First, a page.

Research Interests (see also Sagol School of Neuroscience)

Areas of Interest
  • Neural Computation & Cortical Plasticity
  • High Dim. Statistics & Pattern Recognition
  • Computer Vision
  • Sonar & Ultrasound systems
  • Bio Medical Signal Processing
  • Quick Links:  
  • 2014 Workshop Smart Agents & Physiological Monitoring   
  • 2014 Undergraduate Seminar in EEG Brain Scanning 
    See Projects for New Students in the NCSP Lab page: New Projects  
  • Media coverage:     On Elephants, Earthquakes and Brain Research     Reading Dogs' minds     EEG in Education     ApplySci Discoveries    

    Relevant Courses for Brain Sciences Students:   Neural Computation    Workshop - Sadna    Advanced Seminar   

    Theory of Cortical Plasticity: The Sliding Threshold
    Research Research

    The February 15, 2007 edition of the Journal Neuron included an article about "Mechanism for a Sliding Synaptic Modification Threshold" as we celebrated the 25th anniversary of this theory. It features the cover of our book which describes the theory for synaptic plasticity with a sliding threshold. The sliding threshold was first proposed by Bienenstock Cooper and Munro in 1982. It has been modified following a mathematical analysis of its consequences by Intrator and Cooper in 1992. Early experimental evidence of the sliding threshold were reported by Kirkwood et al in 1996.
    It has been a long journey until the Neuroscience community has started to accept the possibility that the threshold slides and put it on the cover of one of its prominent journals. Full details on the theory can be found in the book by Leon Cooper, Nathan Intrator, Harel Shouval and Brian Blais: Theory of Cortical Plasticity (2004).
    A short review of the BCM theory appears in Scholarpedia


  • Object recognition
  • Face Recognition
  • Single Cell and Network Theory
  • Network Training, Algorithms, Architectures and Statistics Theory
  • Ensemble averaging
  • Interpreting Neural Network Models
  • An Integrated Approach to Multi-Sensor Active Vision for Tracking and Recognition
  • Current projects open for new students
  • NIPS 1996 Workshop: Object features for visual shape representation  NIPS 2000 Workshop
  • On-line publications
  • Survey on statistical pattern recognition and some connection to neural networks
    A Sampling of top ranking papers in Artificial_Intelligence/Machine_Learning/Neural_Networks

    It has been argued that today's supercomputers are able to process information at a rate comparable to that of simple invertebrates. And yet, even ignoring physical constraints, no existing algorithm running on the fastest supercomputer could enable a robot to fly around a room, avoid obstacles, land upside down on the ceiling, feed, reproduce, and perform many of the other simple tasks that a housefly learns to perform without external training or supervision. The apparent simplicity with which flies and even much simpler biological organisms manage to survive in a constantly changing environment suggests that current machine learning and information processing could still benefit a lot from understanding neural computation. (See a related Conference).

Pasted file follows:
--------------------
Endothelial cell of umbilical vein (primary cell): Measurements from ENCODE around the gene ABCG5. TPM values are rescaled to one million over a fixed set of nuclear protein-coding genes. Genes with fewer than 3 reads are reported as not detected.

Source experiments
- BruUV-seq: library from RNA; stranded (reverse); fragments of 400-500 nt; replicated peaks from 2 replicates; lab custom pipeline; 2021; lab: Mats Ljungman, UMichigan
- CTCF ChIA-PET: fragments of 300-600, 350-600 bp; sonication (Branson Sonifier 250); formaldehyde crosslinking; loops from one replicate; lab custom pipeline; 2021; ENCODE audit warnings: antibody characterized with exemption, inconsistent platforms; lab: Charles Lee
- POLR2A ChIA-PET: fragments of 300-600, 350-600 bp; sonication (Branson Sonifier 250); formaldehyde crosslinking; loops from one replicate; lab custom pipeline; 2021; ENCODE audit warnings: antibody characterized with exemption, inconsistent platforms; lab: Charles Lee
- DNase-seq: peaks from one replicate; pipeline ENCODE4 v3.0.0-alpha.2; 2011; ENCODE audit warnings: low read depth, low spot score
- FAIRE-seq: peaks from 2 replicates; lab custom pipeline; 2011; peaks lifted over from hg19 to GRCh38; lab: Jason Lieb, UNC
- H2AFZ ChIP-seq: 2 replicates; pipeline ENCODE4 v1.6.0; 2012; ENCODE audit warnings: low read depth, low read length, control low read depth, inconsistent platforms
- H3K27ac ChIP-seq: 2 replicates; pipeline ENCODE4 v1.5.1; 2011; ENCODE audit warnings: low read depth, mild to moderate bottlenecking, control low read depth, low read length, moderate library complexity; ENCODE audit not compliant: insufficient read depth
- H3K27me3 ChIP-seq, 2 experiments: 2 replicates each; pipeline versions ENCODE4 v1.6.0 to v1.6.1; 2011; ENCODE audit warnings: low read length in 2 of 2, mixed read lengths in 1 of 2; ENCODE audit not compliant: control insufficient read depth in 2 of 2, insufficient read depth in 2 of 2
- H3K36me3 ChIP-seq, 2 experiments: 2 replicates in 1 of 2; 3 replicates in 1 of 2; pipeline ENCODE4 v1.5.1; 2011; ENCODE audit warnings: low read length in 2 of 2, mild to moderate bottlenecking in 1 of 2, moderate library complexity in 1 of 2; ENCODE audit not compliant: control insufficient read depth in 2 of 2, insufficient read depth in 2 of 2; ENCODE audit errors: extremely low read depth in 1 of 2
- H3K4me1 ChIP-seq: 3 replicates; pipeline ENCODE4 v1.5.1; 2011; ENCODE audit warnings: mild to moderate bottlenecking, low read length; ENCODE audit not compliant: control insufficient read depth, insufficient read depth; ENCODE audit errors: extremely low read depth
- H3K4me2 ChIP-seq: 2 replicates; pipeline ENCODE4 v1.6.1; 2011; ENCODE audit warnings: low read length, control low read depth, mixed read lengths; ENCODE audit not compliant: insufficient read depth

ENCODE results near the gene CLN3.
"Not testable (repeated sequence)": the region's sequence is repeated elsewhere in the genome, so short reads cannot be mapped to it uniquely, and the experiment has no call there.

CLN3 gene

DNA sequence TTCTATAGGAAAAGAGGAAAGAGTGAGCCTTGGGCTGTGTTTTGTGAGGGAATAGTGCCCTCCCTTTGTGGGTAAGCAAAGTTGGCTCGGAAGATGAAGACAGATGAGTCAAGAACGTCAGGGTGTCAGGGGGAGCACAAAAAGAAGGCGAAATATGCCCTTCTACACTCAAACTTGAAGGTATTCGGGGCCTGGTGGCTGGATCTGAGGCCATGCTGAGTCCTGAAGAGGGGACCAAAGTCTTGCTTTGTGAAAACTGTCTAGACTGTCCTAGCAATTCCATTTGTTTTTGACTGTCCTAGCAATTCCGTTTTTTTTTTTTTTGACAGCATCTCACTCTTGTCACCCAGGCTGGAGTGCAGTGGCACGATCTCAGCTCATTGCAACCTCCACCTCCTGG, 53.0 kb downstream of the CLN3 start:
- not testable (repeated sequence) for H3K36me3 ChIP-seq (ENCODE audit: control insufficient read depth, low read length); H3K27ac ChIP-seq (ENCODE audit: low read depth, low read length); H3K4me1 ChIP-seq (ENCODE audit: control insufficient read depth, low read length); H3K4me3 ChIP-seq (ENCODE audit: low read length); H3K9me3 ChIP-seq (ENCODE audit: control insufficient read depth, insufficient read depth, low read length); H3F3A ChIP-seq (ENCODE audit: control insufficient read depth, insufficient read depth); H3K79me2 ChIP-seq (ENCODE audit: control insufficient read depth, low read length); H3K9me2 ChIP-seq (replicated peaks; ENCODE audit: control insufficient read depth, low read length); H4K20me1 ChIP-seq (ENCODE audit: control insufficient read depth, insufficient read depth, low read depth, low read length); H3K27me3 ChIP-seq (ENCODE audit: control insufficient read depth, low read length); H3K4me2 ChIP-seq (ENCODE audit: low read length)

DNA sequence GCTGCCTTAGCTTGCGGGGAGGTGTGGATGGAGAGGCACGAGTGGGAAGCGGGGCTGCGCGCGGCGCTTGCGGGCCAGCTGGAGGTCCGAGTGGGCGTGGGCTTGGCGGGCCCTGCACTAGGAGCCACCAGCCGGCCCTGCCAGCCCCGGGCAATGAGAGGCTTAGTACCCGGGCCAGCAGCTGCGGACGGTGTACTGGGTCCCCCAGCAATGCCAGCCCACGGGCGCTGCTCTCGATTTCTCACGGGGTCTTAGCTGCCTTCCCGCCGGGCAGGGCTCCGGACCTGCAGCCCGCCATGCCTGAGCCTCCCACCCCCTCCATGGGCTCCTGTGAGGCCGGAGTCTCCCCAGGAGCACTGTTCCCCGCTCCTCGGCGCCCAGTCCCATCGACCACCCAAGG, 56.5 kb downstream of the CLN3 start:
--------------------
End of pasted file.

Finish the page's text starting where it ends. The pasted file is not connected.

My interests include theoretical studies of learning and memory in visual cortex, statistical aspects of learning, and the connection and application to feature extraction and pattern recognition. The study of statistical aspects of neural computation includes projection pursuit methods, learning and generalization in many-parameter models, in particular introducing prior knowledge during network training. Neural computation attempts to bridge the gap between neural learning and traditional statistics and machine learning theory. On one hand one would like to contribute to neural computation methods based on statistics, and improve and introduce new computational and statistical algorithms based on experience and knowledge in neural computation. Previous work has revealed the connection between a biologically motivated synaptic learning procedure and information extraction in high dimensional spaces, and application of related techniques to speech and object recognition. Further work in aspects of network estimation has resulted in robust algorithms for network model estimation and interpretation.

    Research Projects

    Novel 3D object Recognition. Heinrich Bulthoff, Shimon Edelman , Nathan Intrator)

    Previous work had concentrated on the ability of a small network receiving 2D snapshots of 3D objects to perform rotation invariant recognition. This was based on a sophisticated psychophysical experiment aimed at distinguishing between Object Recognition theories. Relevant publications include:

    Sensor and Expert Fusion Books on the subject

    Competitive learning. We have some new thoughts about the relevance of competitive learning and resource management in the brain. This is described in a short paper which discusses recent work on place cells in hippocampus in the context of resource allocation. We mention the need for a global signal for learning and wonder where that can come from. One possibility is the striatum which integrates a variety of sensor and motor information. (This is also relevant to learning about the more general area of basal ganglia.) The dynamic properties of the striatum have been discussed by Gobbel.

    Complex cells

    Complex cells were suggested for binocular disparity. We argue that they are very useful for 3D object recognition.

    Face Recognition. ( Nathan Intrator, Danny Reisfeld, Hezy Yeshurun)

    An attempt to recognize faces using an interest point detector for locating eyes and mouth, and applying the normalized image to an ANN classifier which had BCM constraints. Relevant publication: